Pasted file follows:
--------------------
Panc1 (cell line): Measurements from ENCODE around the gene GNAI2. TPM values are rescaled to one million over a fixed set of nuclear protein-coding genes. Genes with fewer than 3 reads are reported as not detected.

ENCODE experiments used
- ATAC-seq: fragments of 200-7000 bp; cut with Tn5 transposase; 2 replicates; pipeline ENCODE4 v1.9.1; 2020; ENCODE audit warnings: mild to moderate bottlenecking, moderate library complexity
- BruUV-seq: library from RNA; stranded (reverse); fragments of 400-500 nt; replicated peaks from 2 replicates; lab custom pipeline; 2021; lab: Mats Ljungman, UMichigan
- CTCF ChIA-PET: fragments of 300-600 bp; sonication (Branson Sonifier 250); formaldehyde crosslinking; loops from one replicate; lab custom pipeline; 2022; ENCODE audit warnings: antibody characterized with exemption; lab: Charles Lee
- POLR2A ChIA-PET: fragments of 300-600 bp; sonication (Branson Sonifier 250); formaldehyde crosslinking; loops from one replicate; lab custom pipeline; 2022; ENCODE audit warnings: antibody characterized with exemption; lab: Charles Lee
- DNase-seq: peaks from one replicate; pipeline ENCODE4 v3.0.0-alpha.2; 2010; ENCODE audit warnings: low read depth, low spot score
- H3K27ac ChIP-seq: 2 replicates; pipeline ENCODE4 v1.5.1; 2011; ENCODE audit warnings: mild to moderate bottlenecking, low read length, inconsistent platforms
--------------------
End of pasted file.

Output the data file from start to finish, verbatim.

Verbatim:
Panc1 (cell line): Measurements from ENCODE around the gene GNAI2. TPM values are rescaled to one million over a fixed set of nuclear protein-coding genes. Genes with fewer than 3 reads are reported as not detected.

ENCODE experiments used
- ATAC-seq: fragments of 200-7000 bp; cut with Tn5 transposase; 2 replicates; pipeline ENCODE4 v1.9.1; 2020; ENCODE audit warnings: mild to moderate bottlenecking, moderate library complexity
- BruUV-seq: library from RNA; stranded (reverse); fragments of 400-500 nt; replicated peaks from 2 replicates; lab custom pipeline; 2021; lab: Mats Ljungman, UMichigan
- CTCF ChIA-PET: fragments of 300-600 bp; sonication (Branson Sonifier 250); formaldehyde crosslinking; loops from one replicate; lab custom pipeline; 2022; ENCODE audit warnings: antibody characterized with exemption; lab: Charles Lee
- POLR2A ChIA-PET: fragments of 300-600 bp; sonication (Branson Sonifier 250); formaldehyde crosslinking; loops from one replicate; lab custom pipeline; 2022; ENCODE audit warnings: antibody characterized with exemption; lab: Charles Lee
- DNase-seq: peaks from one replicate; pipeline ENCODE4 v3.0.0-alpha.2; 2010; ENCODE audit warnings: low read depth, low spot score
- H3K27ac ChIP-seq: 2 replicates; pipeline ENCODE4 v1.5.1; 2011; ENCODE audit warnings: mild to moderate bottlenecking, low read length, inconsistent platforms